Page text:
Winter Olympic Games security proceeds 'without hitch'
SALT LAKE CITY-Not only did the U.S. rank as one of the top medal recipients in the 2002 Winter Olympic Games, the American security company responsible for the games' security equipment reported that security at the two-week long event went off without a hitch.
"The games will be looked at as a blueprint or basis for future events or future Olympic games," said Louis Chiera, director of Olympic marketing for Boca Raton, Fla.-based Sensor-matic, the game's official electronic security sponsor, which is now part of Tyco International.
"It couldn't have gone better as it relates to security," he said.
During the games, which were held Feb. 8 to Feb. 24, the company's 500 cameras assisted in inspecting suspicious packages, monitoring entrance areas where Garrett metal detectors were being used, as well as monitoring the safety of the Olympic Village, where 2,500 athletes were housed.
Federal, state and local officials made 15 arrests, examined more than 600 packages, and intercepted about five or six planes that entered into a temporary no-fly zone around the games sites, Chiera said.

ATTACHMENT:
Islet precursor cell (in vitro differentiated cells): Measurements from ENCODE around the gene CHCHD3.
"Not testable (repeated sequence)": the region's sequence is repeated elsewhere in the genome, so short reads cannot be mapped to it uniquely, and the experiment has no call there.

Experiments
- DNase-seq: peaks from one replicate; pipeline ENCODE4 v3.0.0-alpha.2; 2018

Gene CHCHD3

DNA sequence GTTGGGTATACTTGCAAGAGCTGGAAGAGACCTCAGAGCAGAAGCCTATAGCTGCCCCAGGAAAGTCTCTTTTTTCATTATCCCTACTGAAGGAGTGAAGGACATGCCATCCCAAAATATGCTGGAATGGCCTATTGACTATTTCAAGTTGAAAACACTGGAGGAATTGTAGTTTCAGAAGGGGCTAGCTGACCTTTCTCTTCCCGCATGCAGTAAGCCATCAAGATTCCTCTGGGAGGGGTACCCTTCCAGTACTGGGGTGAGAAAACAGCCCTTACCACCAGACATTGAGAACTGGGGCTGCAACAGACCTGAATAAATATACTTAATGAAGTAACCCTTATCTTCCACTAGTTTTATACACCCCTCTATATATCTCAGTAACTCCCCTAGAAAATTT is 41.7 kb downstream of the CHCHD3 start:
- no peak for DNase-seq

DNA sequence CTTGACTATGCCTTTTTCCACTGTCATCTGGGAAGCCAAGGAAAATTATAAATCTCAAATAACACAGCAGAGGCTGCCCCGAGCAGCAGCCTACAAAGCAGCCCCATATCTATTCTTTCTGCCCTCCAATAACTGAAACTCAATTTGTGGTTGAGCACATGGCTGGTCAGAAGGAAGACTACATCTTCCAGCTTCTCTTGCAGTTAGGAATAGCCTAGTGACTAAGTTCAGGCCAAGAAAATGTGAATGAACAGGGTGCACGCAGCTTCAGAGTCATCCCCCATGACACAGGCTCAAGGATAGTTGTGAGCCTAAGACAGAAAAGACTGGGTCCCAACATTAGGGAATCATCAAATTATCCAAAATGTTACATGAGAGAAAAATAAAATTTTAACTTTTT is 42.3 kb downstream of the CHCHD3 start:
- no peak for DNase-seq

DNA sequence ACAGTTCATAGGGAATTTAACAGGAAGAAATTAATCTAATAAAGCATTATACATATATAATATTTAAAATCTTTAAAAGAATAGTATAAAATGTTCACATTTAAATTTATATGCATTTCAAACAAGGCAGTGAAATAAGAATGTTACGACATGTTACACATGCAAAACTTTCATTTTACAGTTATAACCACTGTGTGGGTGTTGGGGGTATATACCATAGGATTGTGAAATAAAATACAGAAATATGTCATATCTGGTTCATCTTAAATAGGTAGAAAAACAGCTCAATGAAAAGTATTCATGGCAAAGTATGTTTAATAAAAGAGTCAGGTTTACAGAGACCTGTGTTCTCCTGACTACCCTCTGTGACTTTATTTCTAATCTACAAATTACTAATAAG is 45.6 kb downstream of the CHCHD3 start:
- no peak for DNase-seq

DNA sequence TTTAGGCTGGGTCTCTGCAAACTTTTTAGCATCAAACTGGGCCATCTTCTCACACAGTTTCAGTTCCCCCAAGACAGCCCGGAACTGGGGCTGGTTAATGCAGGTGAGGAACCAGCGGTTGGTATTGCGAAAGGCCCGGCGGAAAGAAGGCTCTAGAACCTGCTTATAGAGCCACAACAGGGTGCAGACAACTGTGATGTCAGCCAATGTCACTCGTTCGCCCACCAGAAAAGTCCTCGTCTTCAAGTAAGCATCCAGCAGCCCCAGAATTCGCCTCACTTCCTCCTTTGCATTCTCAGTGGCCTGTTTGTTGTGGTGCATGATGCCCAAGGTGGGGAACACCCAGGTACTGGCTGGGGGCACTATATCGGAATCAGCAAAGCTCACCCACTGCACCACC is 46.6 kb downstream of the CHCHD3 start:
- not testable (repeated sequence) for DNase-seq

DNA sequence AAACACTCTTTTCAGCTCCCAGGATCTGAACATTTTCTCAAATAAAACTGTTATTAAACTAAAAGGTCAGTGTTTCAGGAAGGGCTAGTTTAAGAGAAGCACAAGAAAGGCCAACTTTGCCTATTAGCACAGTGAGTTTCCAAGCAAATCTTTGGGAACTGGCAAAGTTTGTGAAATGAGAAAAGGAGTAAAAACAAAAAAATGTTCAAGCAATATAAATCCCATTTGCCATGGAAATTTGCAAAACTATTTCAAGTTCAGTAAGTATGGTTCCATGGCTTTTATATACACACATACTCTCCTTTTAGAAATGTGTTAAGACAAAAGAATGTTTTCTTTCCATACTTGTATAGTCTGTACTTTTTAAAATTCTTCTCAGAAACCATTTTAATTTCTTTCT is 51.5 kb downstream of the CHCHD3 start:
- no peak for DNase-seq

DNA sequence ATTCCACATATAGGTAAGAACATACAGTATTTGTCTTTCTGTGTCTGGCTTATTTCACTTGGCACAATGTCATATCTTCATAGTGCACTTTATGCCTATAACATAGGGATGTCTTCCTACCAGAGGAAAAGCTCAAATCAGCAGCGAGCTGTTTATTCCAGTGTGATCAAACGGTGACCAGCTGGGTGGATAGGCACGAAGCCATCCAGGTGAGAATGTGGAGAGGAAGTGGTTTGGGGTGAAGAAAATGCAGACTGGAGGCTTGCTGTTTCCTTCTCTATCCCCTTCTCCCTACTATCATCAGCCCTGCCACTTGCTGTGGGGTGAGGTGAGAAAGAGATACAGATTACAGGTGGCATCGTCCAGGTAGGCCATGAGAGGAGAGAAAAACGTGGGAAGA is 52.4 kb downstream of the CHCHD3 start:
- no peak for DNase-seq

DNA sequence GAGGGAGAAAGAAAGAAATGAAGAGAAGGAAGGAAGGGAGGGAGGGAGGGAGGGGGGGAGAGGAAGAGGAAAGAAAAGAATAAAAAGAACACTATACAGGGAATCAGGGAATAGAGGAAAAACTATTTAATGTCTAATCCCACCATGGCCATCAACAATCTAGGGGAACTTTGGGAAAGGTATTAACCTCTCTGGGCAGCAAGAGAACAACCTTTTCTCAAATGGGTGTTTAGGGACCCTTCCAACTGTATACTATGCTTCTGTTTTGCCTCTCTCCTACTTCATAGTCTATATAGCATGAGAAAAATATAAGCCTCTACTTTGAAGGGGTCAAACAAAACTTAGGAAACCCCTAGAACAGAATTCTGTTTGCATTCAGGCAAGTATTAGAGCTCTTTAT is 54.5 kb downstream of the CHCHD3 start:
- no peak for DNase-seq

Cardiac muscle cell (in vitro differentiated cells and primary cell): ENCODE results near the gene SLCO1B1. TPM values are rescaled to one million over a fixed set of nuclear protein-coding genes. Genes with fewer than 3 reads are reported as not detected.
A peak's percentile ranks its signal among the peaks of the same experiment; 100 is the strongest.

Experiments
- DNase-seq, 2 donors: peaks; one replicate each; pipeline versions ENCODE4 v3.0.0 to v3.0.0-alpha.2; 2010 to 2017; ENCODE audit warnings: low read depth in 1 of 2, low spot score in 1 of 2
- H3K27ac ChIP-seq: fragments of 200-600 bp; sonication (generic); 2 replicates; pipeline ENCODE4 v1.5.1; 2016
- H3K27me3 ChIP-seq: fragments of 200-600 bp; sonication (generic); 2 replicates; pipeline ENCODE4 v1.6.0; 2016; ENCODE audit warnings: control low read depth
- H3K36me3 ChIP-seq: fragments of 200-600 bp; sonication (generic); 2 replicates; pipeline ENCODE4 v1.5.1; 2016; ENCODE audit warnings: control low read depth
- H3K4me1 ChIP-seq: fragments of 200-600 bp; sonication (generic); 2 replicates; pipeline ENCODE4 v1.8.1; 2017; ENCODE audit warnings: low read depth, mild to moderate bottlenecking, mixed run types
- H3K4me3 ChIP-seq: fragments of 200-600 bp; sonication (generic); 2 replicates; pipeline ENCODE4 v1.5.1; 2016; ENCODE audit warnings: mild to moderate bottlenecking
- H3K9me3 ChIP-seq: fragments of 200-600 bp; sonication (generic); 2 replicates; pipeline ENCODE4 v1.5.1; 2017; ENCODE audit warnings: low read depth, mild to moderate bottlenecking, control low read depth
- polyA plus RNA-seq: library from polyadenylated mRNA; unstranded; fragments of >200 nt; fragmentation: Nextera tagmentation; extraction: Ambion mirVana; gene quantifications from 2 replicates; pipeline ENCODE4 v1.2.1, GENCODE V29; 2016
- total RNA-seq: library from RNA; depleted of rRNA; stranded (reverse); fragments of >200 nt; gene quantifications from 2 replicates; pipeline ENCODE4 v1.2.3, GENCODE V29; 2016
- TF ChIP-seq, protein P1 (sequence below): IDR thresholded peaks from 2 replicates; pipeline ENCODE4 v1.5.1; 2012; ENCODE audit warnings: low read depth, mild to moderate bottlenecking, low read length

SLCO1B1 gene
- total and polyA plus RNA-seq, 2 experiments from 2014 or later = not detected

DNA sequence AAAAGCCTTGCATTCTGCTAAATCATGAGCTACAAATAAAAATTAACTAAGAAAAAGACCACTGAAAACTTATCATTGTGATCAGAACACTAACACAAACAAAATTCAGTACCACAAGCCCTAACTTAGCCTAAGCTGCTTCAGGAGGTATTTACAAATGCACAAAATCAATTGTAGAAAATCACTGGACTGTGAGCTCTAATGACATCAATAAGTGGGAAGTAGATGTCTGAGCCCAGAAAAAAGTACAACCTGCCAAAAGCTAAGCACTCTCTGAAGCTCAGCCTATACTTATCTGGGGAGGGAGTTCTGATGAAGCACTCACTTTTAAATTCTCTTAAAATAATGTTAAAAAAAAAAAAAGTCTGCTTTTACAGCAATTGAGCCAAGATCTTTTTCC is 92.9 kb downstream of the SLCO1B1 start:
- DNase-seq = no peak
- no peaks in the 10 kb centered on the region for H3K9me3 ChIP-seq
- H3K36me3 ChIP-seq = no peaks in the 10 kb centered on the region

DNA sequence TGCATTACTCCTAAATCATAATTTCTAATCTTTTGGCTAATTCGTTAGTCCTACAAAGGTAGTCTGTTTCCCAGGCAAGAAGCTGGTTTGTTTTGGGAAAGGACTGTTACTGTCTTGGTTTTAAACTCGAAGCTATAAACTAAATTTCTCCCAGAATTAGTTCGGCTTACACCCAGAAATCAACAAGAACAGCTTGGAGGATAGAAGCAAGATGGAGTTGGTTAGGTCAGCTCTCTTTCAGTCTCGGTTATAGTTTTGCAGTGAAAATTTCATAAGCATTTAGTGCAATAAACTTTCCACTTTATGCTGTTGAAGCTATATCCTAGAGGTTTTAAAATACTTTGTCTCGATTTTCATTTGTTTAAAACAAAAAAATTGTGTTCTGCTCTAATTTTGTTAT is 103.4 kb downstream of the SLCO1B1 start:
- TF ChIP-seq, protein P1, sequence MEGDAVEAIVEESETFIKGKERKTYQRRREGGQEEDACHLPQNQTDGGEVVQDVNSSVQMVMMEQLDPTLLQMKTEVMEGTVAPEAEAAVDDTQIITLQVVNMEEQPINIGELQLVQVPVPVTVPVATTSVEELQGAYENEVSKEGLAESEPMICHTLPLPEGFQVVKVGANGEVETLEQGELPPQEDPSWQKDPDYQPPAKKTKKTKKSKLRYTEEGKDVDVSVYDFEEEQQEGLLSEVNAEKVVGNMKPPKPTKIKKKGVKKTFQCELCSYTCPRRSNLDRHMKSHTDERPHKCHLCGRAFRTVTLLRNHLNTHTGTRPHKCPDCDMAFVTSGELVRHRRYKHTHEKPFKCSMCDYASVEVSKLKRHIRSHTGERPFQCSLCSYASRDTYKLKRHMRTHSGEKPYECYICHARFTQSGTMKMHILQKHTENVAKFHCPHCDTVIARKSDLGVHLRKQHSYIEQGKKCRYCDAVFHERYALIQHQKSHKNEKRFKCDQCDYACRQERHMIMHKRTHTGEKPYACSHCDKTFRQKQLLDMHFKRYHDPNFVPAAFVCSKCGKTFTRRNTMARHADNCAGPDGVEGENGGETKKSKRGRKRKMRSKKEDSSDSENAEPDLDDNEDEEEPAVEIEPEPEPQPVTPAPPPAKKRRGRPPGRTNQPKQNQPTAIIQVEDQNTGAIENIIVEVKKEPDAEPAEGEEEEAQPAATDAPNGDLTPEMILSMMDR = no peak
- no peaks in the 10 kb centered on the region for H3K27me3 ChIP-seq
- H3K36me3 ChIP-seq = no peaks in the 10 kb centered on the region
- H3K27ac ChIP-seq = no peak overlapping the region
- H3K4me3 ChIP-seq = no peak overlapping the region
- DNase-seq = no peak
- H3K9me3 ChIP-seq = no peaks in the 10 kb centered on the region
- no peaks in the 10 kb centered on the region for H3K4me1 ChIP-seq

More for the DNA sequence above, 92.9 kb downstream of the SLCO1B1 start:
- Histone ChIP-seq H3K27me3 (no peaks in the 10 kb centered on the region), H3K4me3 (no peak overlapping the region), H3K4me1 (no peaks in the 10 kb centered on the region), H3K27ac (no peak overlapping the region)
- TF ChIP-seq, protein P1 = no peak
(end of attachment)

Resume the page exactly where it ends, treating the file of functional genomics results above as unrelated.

About one-quarter of the equipment installed for the games will remain at the Olympic site, with the rest being resold at a discount from Tyco's ADT Security Service office in Salt Lake City, Chiera said.
Companies that officially sponsor the games are prohibited from releasing the value of their sponsorship, but Chiera said the company sees a "tremendous return" on their sponsorship in exposure to potential corporate clients, such as Coca-Cola, Visa, John Hancock, as well as to federal agencies overseeing operations at the games.
"All of these companies that we would love to do business with get a first-hand demonstration and see the equipment in action," he said.